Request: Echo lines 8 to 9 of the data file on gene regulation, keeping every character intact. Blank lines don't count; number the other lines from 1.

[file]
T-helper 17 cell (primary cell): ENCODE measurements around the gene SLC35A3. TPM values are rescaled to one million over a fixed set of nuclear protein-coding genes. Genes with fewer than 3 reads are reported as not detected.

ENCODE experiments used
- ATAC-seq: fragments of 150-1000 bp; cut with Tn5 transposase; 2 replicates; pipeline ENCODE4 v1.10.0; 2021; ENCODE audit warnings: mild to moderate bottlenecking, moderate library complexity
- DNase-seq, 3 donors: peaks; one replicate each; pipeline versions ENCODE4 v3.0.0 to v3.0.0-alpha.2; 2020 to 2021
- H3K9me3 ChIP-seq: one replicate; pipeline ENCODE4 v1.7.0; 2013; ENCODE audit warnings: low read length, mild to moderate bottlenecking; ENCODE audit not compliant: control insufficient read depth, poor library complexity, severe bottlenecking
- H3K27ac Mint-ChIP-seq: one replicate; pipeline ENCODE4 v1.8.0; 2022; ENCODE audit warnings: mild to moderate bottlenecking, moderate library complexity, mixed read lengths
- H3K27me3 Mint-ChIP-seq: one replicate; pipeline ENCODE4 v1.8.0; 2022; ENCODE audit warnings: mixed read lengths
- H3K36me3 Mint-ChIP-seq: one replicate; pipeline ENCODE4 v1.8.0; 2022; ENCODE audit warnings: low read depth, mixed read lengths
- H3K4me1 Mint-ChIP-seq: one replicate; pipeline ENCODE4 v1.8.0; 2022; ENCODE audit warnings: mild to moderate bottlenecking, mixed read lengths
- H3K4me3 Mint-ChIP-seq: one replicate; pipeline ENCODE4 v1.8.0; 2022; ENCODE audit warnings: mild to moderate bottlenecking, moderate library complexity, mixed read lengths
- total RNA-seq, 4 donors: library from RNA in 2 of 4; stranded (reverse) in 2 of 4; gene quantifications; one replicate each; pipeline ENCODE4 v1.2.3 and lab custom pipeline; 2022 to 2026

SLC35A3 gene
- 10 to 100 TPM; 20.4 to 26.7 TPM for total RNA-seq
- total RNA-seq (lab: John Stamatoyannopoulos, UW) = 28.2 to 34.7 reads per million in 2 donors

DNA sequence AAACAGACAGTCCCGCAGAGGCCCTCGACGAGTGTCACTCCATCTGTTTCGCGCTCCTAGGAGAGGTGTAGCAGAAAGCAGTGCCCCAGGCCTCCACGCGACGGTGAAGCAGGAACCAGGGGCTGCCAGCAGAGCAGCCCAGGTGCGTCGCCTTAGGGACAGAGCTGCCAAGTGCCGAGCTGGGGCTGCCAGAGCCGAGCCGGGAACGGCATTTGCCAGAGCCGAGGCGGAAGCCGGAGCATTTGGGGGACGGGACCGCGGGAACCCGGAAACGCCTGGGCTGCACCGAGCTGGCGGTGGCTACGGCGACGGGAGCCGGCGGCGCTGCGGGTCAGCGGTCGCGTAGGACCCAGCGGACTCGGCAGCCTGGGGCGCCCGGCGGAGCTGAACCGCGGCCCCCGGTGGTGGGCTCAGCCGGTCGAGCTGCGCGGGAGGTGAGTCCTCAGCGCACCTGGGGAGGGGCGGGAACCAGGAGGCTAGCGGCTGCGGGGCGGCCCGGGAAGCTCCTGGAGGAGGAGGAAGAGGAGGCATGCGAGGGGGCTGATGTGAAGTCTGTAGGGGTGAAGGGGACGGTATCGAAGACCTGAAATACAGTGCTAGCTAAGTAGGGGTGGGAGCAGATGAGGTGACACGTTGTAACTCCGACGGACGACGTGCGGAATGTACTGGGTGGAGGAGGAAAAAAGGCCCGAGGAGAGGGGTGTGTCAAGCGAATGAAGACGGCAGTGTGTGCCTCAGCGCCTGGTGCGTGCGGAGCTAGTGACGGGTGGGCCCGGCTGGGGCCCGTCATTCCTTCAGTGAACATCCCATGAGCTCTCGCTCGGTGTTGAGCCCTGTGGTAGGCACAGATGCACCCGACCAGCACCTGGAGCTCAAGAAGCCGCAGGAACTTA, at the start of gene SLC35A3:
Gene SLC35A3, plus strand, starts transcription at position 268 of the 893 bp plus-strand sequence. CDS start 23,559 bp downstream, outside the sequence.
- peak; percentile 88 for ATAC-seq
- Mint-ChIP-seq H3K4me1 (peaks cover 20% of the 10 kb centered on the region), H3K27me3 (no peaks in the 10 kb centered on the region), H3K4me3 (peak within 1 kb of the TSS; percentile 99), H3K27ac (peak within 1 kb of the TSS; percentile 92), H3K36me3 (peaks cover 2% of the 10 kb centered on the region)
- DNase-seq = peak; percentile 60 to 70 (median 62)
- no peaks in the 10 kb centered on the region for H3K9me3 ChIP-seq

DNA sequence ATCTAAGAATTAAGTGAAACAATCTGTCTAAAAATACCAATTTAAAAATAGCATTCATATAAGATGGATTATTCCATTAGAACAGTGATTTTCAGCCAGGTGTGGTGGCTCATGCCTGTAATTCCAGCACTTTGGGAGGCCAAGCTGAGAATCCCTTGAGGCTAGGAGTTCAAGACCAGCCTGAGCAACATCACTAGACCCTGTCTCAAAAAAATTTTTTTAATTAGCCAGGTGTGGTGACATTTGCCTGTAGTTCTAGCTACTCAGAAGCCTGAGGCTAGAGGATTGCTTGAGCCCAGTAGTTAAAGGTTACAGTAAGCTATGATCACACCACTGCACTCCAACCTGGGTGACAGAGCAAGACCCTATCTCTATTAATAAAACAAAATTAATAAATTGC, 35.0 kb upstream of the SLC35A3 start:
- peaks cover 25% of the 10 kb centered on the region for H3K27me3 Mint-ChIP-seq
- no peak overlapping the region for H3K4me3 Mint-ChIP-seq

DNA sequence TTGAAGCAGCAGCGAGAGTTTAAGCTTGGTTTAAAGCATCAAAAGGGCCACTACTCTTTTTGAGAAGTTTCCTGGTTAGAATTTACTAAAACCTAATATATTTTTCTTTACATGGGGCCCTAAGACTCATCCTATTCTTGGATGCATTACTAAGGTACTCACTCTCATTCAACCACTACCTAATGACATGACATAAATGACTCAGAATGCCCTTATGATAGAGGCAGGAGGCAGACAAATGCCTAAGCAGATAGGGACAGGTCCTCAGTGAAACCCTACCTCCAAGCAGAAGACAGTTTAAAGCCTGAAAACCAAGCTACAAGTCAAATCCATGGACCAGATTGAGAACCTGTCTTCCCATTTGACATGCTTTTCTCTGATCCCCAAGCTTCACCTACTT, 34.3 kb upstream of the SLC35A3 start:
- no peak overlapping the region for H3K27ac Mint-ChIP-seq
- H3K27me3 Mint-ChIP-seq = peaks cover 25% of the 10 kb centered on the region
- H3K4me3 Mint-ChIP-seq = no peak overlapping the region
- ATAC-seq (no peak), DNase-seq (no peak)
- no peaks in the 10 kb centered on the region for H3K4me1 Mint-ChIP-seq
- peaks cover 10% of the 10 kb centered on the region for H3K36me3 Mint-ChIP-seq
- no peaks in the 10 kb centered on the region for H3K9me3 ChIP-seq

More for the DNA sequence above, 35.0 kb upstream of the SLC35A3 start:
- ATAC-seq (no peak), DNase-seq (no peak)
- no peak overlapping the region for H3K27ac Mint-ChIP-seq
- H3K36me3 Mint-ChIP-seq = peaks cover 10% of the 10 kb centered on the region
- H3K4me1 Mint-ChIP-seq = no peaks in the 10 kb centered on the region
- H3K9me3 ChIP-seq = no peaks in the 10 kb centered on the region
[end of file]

- H3K36me3 Mint-ChIP-seq: one replicate; pipeline ENCODE4 v1.8.0; 2022; ENCODE audit warnings: low read depth, mixed read lengths
- H3K4me1 Mint-ChIP-seq: one replicate; pipeline ENCODE4 v1.8.0; 2022; ENCODE audit warnings: mild to moderate bottlenecking, mixed read lengths